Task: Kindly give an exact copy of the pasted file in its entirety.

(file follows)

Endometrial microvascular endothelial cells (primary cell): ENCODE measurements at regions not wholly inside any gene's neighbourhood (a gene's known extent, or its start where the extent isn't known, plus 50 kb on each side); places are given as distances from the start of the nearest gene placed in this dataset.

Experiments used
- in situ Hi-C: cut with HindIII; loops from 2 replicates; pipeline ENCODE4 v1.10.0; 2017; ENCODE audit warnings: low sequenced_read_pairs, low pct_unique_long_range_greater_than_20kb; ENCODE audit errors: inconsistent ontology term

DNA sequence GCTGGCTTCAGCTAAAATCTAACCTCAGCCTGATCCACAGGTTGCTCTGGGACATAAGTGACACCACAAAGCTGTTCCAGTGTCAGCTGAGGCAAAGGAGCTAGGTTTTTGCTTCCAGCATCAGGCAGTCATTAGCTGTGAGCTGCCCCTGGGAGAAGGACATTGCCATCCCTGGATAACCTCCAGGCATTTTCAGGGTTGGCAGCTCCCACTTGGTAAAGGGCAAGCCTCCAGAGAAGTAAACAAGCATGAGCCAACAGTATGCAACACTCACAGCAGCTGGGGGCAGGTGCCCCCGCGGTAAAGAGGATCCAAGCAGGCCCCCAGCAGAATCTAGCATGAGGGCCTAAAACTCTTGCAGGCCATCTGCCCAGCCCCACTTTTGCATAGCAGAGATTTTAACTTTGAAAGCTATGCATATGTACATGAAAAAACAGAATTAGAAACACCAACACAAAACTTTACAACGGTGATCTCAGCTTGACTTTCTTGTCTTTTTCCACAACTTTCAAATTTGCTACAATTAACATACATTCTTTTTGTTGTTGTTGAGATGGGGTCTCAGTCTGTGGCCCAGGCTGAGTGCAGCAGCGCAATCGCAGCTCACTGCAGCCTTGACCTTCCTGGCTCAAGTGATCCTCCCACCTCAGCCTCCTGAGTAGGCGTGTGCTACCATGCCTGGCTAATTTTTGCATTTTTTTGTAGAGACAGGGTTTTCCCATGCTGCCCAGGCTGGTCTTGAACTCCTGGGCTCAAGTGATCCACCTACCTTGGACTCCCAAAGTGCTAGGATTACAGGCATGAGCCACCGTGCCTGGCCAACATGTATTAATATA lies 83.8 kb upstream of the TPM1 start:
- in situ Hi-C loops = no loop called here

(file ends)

Endometrial microvascular endothelial cells (primary cell): ENCODE measurements at regions not wholly inside any gene's neighbourhood (a gene's known extent, or its start where the extent isn't known, plus 50 kb on each side); places are given as distances from the start of the nearest gene placed in this dataset.

Experiments used
- in situ Hi-C: cut with HindIII; loops from 2 replicates; pipeline ENCODE4 v1.10.0; 2017; ENCODE audit warnings: low sequenced_read_pairs, low pct_unique_long_range_greater_than_20kb; ENCODE audit errors: inconsistent ontology term

DNA sequence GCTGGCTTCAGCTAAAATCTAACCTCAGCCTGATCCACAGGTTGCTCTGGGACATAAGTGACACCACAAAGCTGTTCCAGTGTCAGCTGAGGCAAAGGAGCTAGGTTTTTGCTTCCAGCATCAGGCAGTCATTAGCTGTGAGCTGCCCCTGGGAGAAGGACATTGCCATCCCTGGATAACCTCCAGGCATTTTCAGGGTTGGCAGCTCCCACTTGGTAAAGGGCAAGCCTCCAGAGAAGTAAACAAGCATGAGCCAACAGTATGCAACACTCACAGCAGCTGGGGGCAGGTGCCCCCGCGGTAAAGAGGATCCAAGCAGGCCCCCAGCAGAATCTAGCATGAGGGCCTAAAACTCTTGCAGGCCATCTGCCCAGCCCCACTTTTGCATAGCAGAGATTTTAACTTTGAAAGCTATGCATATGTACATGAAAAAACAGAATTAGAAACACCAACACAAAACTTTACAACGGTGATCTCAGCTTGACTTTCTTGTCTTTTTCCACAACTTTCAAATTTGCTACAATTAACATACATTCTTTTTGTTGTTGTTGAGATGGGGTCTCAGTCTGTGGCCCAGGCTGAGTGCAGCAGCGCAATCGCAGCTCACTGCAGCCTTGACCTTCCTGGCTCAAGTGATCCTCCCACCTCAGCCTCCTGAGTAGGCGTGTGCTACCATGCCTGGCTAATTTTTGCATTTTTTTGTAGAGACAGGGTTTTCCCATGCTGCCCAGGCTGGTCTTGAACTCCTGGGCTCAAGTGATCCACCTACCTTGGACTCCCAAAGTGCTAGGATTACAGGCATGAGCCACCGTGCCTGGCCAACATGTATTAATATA lies 83.8 kb upstream of the TPM1 start:
- in situ Hi-C loops = no loop called here